AMP Capital has dropped the minimum investment for direct access to its range of 24 funds from $100,000 to $2,000 as it tests out demand in the non-advised retail market.
Grant Hassell, AMP Capital NZ chief, said the updated direct retail service – due to go live this April – was a logical development given the group’s now-standardised range of funds under the Financial Markets Conduct Act (FMC) regulations and improvements in technology.
In a statement, he said the $100,000 minimum had previously locked out many investors who were keen to buy direct into the AMP Capital funds.
“Now that we have transitioned into the new FMCA regime, it is far easier for investors to locate and importantly understand our funds,” Hassell said in the statement.
“We have lowered the minimum amount to $2,000 to help those investors who are confident in making their own decisions get access to such high-quality assets as global property and global infrastructure along with traditional asset class such as corporate bonds and equities.”
All direct business would be conducted online with investors receiving the same sticker price as per the general product disclosure statements (PDS).
“We won’t be discounting fees for direct investors,” Hassell told Investment News NZ.
He said the direct business would also be serviced by the group’s call centre in Wellington and the Auckland retail team headed by David Buell, retail associate director.
Buell told the AMP Capital NZ publication ‘Taking Stock’ last month, the NZ direct business would build on AMP Australia’s self-managed superannuation fund (SMSF) experience.
The broader AMP group owns an SMSF admin business while AMP Capital sells direct to that market via a suite of wholesale funds with a A$10,000 minimum.
According to the latest statistics, the SMSF sector recorded total funds under management of almost A$600 billion as at the end of 2015, representing almost 30 per cent of Australia’s A$2 trillion plus super market.
“The knowledge built up over a number of years [in the SMSF market] offers valuable insights which will help us here in New Zealand, and gives a greater degree of credibility comparatively speaking over a new entrant in the market,” Buell told Taking Stock.
“Leveraging off the existing Australian self-managed funds business also means lower set up costs and therefore greater efficiencies for New Zealand investors.”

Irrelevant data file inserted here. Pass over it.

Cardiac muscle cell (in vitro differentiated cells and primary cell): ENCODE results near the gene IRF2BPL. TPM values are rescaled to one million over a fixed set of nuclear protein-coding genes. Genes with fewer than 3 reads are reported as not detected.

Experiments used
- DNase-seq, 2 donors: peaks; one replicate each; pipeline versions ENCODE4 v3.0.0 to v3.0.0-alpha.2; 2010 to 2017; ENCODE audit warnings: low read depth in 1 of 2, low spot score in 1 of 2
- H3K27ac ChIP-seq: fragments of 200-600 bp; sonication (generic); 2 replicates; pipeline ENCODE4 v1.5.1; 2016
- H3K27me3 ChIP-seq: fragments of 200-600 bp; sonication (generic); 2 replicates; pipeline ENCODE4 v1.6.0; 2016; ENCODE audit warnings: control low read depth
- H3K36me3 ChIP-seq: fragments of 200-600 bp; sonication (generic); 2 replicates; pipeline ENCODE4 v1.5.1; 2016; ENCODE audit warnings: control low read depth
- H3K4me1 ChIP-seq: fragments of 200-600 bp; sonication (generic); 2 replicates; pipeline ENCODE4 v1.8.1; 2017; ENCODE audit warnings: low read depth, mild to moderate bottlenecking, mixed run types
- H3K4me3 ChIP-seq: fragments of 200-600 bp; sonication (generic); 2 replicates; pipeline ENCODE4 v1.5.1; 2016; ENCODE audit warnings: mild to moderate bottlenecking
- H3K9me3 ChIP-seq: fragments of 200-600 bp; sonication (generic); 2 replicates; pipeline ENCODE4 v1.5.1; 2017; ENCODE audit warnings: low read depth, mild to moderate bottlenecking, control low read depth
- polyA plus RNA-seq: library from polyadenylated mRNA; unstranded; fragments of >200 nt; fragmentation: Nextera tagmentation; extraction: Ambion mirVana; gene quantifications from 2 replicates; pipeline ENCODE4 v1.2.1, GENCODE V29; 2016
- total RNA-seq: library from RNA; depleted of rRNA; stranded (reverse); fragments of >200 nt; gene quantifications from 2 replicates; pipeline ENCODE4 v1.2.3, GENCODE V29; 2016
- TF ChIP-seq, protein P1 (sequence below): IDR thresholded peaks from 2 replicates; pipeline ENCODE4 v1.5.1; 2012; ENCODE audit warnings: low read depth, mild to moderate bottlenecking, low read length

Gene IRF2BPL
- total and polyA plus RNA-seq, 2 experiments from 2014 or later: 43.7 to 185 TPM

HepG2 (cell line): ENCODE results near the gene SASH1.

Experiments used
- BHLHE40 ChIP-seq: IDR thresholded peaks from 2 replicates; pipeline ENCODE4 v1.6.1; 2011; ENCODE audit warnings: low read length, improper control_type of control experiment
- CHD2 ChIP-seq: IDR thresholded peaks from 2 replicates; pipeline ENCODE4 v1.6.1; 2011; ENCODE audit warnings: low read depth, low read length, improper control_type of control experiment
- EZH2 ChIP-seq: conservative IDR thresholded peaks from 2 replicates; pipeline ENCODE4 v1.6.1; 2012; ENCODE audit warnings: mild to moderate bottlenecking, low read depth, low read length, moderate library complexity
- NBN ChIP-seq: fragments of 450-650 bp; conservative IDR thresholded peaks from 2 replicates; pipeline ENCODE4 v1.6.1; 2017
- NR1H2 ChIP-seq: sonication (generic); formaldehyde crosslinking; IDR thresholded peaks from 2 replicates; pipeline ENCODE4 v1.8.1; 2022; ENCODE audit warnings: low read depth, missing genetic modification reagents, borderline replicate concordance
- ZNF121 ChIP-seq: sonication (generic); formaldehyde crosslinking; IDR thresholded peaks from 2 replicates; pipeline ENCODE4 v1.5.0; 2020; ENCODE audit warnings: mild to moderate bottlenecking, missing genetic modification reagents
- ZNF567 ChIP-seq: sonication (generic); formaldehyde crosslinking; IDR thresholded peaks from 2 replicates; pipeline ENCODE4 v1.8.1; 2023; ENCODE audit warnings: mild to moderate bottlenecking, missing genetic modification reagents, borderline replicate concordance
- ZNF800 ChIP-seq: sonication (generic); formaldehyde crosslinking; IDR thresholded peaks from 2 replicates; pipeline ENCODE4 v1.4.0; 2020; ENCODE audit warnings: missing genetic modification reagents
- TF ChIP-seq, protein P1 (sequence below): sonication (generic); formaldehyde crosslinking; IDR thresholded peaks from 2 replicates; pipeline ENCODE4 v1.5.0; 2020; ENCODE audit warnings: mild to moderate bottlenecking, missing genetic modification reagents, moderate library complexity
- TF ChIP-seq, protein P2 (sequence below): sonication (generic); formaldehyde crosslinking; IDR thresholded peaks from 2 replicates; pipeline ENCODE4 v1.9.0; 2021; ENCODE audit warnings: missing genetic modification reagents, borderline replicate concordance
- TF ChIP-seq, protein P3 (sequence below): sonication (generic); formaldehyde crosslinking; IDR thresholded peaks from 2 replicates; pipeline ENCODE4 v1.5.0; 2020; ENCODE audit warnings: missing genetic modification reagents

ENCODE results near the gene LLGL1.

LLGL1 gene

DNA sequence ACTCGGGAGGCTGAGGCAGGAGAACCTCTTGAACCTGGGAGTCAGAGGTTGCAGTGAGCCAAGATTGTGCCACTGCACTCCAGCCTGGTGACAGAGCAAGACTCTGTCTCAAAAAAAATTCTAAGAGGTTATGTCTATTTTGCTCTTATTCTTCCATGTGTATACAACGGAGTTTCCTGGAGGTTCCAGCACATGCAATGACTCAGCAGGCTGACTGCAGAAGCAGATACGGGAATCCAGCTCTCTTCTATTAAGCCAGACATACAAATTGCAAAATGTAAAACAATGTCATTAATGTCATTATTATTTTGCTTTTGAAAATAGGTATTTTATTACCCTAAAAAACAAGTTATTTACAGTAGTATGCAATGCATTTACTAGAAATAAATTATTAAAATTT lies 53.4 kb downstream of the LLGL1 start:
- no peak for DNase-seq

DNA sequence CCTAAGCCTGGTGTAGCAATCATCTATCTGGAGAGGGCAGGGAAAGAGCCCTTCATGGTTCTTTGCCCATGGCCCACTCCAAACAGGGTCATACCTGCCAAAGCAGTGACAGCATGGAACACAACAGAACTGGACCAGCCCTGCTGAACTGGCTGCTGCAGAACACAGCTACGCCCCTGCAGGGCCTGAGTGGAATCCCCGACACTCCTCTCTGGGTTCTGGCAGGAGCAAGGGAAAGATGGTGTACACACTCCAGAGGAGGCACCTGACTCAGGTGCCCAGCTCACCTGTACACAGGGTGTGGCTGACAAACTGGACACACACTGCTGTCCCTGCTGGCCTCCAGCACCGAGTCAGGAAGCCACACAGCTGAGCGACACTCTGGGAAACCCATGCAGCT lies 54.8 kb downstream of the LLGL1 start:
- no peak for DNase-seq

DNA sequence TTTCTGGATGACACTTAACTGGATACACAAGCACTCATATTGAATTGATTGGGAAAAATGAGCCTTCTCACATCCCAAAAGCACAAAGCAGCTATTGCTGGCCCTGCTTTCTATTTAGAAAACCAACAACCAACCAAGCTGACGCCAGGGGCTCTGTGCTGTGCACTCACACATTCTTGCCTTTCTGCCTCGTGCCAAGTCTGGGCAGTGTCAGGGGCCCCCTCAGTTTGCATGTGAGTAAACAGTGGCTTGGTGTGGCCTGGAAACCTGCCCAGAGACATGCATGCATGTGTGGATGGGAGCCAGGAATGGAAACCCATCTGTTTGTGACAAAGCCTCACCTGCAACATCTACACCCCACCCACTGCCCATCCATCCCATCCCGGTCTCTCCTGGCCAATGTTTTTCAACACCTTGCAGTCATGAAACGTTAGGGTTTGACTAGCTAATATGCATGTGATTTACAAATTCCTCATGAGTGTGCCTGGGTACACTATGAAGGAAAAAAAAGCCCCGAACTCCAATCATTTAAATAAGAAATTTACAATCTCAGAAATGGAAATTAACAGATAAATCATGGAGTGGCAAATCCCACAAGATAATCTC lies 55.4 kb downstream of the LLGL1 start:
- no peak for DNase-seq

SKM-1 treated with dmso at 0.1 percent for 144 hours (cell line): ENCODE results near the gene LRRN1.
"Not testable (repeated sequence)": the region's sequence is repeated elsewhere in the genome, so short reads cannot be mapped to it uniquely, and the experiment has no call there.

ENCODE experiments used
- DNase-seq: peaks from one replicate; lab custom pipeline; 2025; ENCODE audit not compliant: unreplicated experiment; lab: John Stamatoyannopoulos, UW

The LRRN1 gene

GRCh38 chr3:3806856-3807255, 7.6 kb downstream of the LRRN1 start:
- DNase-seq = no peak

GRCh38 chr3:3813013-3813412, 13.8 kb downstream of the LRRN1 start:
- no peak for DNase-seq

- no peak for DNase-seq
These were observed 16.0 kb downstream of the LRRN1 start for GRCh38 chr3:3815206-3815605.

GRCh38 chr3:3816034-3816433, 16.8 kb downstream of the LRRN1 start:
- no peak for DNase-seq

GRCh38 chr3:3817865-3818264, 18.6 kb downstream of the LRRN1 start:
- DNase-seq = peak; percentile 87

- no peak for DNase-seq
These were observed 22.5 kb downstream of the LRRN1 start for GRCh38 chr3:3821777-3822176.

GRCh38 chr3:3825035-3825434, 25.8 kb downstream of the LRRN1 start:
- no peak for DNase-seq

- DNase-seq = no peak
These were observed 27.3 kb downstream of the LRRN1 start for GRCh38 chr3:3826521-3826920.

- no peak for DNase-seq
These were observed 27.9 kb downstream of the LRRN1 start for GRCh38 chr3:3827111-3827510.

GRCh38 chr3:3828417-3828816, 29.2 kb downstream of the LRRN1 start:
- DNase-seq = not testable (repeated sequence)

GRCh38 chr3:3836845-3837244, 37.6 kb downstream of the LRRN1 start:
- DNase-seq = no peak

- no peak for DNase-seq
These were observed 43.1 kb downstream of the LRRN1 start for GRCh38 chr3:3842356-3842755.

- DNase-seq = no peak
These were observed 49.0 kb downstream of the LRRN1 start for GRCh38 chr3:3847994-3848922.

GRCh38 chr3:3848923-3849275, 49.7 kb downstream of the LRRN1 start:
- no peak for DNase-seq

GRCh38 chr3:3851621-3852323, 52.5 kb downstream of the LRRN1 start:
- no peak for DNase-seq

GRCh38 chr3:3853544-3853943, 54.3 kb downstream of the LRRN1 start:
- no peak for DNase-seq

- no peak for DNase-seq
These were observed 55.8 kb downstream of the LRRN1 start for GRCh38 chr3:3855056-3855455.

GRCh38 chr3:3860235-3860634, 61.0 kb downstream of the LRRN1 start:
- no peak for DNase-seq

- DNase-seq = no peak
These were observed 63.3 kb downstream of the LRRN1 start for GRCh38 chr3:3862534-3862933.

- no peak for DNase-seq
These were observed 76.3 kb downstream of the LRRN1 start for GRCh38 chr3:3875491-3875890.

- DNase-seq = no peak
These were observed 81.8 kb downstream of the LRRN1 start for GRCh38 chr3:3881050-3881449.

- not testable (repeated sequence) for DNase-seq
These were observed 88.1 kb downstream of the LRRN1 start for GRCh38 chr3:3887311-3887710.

A spokesperson for AMP Capital Australia said the Australian arm of the fund manager was not planning a similar direct-to-consumer model along the lines of the soon-to-be-launched NZ service.
“This is a New Zealand only initiative and has no linkages to the Australian business,” the spokesperson said.
Hassell said AMP Capital would adopt a relatively low-key approach to marketing the new direct funds line.
“We plan to take it quietly to begin with,” he said. “We want to make sure the servicing team can handle any demand – and we’ll add on as needed,” he said.
While AMP planned to tack on investor “information and educational tools”, Hassell said the front-end would not include ‘robo-advice’ components such as online risk-profiling.
“This is strictly for non-advised clients,” he said. “If they want any advice we’ll refer them to an AMP financial planner.”
Meanwhile, AMP Capital is also set to add another investment option with the Dynamic Asset Allocation Fund (DAAF) due to launch this April.
Keith Poore, AMP Capital NZ head of investment strategy, said the DAAF would apply the group’s view on asset class pricing to an underlying range of mainly passive funds.
Poore said AMP Capital Australia had run a similar product – the Dynamic Markets Fund – for a couple of years.
“We will tap into the Australian process but we’ll be managing NZ equities and bonds from here and making currency decisions,” he said. “It’s built for NZ investors.”
Poore said while AMP would manage most of the underlying passive funds in-house – including NZ equities – some asset classes would be outsourced to other managers (for example, State Street for global equities).
“Doing it in-house enables us to offer better pricing,” he said. “But we do have the ability to use other products, including exchange-traded funds (ETFs) for assets like global property where needed.”
Poore said the DAAF was a “pure play on asset allocation” aimed at investors who wanted more than a ‘set and forget’ approach to the process.
“It will be a low-cost option for investors who want to take a view on asset allocation but may not be able to do it themselves,” he said.
The DAAF would probably appeal to small- to mid-sized institutional investors and the retail market, Poore said.